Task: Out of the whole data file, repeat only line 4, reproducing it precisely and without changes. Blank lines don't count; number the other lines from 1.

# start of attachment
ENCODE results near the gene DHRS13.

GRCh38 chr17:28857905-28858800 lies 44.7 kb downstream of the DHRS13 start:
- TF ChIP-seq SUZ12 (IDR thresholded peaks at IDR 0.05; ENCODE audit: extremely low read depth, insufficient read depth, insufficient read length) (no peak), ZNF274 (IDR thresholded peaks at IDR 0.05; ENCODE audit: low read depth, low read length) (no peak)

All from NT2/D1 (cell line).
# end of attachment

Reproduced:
All from NT2/D1 (cell line).